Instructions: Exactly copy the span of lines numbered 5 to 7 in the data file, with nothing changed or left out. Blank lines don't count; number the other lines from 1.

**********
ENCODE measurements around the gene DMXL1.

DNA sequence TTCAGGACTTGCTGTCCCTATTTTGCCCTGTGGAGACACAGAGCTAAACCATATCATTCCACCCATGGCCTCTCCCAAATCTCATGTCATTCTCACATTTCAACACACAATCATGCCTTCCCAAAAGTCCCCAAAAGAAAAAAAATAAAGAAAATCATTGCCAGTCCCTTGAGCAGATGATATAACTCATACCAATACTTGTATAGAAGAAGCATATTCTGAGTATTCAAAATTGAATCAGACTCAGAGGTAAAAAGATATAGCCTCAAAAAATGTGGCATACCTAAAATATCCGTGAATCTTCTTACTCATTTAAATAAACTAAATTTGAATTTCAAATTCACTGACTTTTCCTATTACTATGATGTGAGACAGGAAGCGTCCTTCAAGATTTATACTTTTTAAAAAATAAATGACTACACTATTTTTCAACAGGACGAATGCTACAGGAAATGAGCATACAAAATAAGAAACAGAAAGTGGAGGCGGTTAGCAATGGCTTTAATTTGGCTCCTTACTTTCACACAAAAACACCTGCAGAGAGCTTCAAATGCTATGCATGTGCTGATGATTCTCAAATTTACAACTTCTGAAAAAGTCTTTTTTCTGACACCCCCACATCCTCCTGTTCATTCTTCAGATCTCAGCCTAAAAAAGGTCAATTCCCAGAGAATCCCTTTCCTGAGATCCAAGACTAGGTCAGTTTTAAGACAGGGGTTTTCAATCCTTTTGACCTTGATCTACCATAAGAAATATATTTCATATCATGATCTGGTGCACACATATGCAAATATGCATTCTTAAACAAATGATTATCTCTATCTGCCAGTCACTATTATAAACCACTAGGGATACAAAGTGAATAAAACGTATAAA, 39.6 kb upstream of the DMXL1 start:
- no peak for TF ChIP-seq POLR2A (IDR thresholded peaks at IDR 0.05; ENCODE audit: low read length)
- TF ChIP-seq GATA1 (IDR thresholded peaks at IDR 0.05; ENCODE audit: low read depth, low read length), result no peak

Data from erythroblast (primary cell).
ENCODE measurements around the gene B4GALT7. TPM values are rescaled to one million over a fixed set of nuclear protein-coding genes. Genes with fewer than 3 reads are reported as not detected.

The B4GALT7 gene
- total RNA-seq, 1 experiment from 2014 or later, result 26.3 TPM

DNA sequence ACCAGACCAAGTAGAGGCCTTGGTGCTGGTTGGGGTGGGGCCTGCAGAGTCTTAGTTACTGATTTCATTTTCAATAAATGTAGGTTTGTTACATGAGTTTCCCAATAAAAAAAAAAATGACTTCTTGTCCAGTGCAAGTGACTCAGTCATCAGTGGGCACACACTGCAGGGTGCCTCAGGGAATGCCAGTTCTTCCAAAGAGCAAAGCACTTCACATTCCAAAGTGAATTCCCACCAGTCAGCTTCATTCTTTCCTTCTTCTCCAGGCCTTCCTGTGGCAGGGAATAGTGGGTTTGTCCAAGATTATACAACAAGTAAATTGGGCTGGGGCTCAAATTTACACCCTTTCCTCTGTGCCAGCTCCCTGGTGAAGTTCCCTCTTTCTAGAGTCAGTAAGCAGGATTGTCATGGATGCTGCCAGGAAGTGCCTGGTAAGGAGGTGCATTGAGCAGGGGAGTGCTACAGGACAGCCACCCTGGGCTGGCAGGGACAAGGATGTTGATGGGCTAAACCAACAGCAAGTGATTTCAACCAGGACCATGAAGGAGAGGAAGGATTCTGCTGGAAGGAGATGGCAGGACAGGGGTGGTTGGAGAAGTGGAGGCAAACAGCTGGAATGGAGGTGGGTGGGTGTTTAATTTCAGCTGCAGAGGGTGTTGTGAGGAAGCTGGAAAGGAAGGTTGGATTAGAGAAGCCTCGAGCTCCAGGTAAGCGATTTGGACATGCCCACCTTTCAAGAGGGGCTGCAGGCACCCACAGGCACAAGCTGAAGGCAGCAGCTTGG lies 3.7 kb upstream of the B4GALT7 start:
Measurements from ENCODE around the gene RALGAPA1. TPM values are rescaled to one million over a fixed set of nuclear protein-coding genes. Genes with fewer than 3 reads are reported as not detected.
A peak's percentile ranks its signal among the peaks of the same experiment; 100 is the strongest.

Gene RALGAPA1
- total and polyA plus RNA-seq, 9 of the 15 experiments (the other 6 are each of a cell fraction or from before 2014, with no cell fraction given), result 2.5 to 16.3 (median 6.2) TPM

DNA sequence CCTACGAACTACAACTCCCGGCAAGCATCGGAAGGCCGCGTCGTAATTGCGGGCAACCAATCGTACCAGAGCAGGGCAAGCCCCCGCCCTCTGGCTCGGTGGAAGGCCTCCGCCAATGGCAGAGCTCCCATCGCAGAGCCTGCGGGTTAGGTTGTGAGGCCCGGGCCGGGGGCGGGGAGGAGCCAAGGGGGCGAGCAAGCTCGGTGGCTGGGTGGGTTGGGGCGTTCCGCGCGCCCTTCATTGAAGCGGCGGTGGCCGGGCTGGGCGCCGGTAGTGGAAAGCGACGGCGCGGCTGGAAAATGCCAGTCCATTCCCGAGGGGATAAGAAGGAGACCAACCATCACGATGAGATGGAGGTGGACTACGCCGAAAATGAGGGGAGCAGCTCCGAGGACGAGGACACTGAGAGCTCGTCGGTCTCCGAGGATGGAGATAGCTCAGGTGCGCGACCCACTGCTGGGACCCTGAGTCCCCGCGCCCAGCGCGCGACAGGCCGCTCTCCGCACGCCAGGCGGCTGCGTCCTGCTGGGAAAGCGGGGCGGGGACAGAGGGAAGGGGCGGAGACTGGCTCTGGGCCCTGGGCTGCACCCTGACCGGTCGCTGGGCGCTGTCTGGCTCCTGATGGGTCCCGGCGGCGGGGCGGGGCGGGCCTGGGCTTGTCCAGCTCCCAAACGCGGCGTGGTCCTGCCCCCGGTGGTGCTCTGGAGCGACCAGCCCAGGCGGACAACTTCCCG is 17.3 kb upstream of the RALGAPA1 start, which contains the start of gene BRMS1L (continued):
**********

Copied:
Data from erythroblast (primary cell).
ENCODE measurements around the gene B4GALT7. TPM values are rescaled to one million over a fixed set of nuclear protein-coding genes. Genes with fewer than 3 reads are reported as not detected.

The B4GALT7 gene